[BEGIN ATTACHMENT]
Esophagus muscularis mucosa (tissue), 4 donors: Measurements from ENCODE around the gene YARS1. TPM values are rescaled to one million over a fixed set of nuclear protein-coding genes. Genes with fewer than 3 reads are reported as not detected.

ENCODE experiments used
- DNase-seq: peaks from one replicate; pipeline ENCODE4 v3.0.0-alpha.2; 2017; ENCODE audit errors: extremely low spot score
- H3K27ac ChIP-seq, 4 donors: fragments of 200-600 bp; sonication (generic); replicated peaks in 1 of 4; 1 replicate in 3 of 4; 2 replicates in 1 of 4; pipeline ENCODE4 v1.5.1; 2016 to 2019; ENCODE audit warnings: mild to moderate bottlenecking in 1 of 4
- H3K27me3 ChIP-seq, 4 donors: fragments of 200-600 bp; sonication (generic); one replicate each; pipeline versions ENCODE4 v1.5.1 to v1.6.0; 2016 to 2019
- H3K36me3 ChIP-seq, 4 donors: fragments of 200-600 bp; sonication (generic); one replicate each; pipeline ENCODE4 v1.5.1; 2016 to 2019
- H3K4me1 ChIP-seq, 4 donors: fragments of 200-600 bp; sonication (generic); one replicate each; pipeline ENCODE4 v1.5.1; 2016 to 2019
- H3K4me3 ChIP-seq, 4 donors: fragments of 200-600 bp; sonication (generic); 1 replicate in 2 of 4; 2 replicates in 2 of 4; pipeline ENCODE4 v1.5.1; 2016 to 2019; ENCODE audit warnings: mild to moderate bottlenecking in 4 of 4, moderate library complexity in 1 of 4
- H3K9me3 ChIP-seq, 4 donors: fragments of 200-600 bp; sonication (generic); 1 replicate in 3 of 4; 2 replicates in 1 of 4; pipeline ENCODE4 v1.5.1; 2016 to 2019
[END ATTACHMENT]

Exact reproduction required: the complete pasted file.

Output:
Esophagus muscularis mucosa (tissue), 4 donors: Measurements from ENCODE around the gene YARS1. TPM values are rescaled to one million over a fixed set of nuclear protein-coding genes. Genes with fewer than 3 reads are reported as not detected.

ENCODE experiments used
- DNase-seq: peaks from one replicate; pipeline ENCODE4 v3.0.0-alpha.2; 2017; ENCODE audit errors: extremely low spot score
- H3K27ac ChIP-seq, 4 donors: fragments of 200-600 bp; sonication (generic); replicated peaks in 1 of 4; 1 replicate in 3 of 4; 2 replicates in 1 of 4; pipeline ENCODE4 v1.5.1; 2016 to 2019; ENCODE audit warnings: mild to moderate bottlenecking in 1 of 4
- H3K27me3 ChIP-seq, 4 donors: fragments of 200-600 bp; sonication (generic); one replicate each; pipeline versions ENCODE4 v1.5.1 to v1.6.0; 2016 to 2019
- H3K36me3 ChIP-seq, 4 donors: fragments of 200-600 bp; sonication (generic); one replicate each; pipeline ENCODE4 v1.5.1; 2016 to 2019
- H3K4me1 ChIP-seq, 4 donors: fragments of 200-600 bp; sonication (generic); one replicate each; pipeline ENCODE4 v1.5.1; 2016 to 2019
- H3K4me3 ChIP-seq, 4 donors: fragments of 200-600 bp; sonication (generic); 1 replicate in 2 of 4; 2 replicates in 2 of 4; pipeline ENCODE4 v1.5.1; 2016 to 2019; ENCODE audit warnings: mild to moderate bottlenecking in 4 of 4, moderate library complexity in 1 of 4
- H3K9me3 ChIP-seq, 4 donors: fragments of 200-600 bp; sonication (generic); 1 replicate in 3 of 4; 2 replicates in 1 of 4; pipeline ENCODE4 v1.5.1; 2016 to 2019